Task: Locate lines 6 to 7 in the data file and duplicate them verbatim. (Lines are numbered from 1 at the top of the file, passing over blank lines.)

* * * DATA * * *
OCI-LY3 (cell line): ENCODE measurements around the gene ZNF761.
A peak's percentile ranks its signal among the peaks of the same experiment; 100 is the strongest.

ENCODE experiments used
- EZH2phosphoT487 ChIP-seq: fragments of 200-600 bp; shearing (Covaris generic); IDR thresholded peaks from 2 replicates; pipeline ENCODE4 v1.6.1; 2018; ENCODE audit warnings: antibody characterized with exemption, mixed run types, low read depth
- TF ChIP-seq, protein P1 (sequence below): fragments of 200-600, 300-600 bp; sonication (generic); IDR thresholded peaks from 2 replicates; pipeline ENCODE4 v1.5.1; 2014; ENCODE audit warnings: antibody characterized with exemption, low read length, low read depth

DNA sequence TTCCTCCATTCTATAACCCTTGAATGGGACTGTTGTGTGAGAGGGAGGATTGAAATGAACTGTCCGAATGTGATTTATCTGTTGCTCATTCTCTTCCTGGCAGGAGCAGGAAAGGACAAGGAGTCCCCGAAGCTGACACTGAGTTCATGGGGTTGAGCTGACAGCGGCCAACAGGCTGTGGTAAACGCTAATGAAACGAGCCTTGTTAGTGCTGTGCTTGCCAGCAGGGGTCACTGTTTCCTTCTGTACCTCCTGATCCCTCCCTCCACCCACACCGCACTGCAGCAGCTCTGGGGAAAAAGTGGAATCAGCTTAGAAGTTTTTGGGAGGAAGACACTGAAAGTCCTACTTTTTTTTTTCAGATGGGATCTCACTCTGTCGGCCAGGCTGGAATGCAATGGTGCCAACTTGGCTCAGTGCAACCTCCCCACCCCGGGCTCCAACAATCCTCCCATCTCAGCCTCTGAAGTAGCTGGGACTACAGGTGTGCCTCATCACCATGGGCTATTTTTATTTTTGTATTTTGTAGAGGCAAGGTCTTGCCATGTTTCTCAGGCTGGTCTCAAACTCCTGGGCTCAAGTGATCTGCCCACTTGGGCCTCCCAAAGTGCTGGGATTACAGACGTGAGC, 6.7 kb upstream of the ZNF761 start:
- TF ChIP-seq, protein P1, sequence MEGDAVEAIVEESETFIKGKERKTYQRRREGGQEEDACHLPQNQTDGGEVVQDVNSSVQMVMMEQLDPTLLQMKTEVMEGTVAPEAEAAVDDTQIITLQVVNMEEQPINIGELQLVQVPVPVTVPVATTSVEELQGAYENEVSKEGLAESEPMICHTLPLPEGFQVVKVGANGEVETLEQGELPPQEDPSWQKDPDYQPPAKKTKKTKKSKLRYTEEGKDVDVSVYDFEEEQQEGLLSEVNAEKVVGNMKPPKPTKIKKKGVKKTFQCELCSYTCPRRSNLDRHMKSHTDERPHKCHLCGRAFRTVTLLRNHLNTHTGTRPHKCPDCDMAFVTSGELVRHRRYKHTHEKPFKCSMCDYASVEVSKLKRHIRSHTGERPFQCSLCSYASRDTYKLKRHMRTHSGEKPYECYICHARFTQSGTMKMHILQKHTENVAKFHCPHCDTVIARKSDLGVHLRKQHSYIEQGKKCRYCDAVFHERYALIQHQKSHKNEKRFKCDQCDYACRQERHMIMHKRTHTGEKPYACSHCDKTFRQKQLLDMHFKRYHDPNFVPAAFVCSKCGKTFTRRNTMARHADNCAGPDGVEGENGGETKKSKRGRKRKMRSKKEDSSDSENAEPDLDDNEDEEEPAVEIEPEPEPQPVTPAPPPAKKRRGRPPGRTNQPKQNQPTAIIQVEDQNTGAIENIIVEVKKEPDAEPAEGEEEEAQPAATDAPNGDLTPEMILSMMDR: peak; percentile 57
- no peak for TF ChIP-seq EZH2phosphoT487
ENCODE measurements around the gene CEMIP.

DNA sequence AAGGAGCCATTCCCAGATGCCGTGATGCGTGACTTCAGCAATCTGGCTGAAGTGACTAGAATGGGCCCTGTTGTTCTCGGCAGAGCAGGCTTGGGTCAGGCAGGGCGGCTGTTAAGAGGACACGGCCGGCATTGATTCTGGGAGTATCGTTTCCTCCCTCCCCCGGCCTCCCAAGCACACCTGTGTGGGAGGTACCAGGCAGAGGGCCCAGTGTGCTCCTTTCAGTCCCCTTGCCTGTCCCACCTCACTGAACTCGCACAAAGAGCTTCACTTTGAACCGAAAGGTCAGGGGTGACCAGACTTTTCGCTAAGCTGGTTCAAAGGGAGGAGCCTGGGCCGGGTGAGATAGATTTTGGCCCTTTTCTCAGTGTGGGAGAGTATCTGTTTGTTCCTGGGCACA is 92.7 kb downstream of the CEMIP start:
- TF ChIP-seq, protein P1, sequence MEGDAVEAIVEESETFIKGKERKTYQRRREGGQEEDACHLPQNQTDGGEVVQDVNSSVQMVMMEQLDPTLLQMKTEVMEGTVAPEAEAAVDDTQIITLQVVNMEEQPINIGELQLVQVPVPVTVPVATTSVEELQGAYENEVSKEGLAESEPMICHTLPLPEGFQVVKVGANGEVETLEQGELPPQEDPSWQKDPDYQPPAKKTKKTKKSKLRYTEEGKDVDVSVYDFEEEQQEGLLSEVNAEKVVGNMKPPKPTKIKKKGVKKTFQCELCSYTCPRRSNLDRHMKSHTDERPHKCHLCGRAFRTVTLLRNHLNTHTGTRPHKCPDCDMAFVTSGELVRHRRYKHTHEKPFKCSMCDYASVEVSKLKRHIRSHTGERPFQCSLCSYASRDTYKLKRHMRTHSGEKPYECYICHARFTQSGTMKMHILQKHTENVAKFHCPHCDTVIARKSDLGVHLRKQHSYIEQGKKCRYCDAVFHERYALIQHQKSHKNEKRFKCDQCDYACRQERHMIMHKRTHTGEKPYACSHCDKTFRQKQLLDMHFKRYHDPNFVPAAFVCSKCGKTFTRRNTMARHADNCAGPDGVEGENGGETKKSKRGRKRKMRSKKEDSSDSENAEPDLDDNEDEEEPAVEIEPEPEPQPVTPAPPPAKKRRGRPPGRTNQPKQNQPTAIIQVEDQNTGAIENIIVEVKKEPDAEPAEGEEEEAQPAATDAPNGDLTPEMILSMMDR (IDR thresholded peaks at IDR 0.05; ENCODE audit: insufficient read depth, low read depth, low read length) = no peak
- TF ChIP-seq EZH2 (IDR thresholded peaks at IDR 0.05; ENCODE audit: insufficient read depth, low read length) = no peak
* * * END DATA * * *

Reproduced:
DNA sequence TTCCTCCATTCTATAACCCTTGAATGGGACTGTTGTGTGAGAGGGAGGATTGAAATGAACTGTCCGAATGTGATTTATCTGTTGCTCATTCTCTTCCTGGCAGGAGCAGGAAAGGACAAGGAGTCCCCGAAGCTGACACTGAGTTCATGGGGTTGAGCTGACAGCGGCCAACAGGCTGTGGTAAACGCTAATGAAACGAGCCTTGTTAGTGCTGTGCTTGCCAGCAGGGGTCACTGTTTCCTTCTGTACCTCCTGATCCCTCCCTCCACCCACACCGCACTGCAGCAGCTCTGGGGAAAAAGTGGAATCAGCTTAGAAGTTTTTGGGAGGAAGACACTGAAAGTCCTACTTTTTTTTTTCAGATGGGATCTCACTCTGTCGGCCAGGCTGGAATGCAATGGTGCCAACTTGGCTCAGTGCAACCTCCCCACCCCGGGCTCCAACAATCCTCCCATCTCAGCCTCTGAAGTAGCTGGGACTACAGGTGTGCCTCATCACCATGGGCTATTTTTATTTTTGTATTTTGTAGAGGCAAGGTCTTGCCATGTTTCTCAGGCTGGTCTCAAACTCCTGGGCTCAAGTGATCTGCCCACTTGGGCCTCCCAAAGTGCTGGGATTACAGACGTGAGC, 6.7 kb upstream of the ZNF761 start:
- TF ChIP-seq, protein P1, sequence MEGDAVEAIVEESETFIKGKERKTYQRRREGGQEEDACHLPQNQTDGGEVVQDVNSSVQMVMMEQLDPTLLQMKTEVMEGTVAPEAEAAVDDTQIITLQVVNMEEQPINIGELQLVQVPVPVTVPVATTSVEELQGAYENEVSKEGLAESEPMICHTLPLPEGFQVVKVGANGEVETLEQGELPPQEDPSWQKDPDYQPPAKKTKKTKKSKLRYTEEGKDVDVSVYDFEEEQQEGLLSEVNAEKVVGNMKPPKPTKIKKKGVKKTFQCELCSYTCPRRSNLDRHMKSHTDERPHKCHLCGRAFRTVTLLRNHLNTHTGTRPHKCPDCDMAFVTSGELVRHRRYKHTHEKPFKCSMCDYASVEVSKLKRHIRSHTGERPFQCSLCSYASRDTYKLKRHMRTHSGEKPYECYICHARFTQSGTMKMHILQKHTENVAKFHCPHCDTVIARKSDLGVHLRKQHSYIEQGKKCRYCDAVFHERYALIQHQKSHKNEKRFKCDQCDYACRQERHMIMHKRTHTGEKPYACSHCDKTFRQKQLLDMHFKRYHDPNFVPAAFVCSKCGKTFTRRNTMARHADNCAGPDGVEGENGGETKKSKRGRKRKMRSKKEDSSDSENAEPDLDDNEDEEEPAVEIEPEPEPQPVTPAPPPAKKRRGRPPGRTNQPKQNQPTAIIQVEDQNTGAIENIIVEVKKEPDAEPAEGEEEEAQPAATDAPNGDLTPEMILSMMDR: peak; percentile 57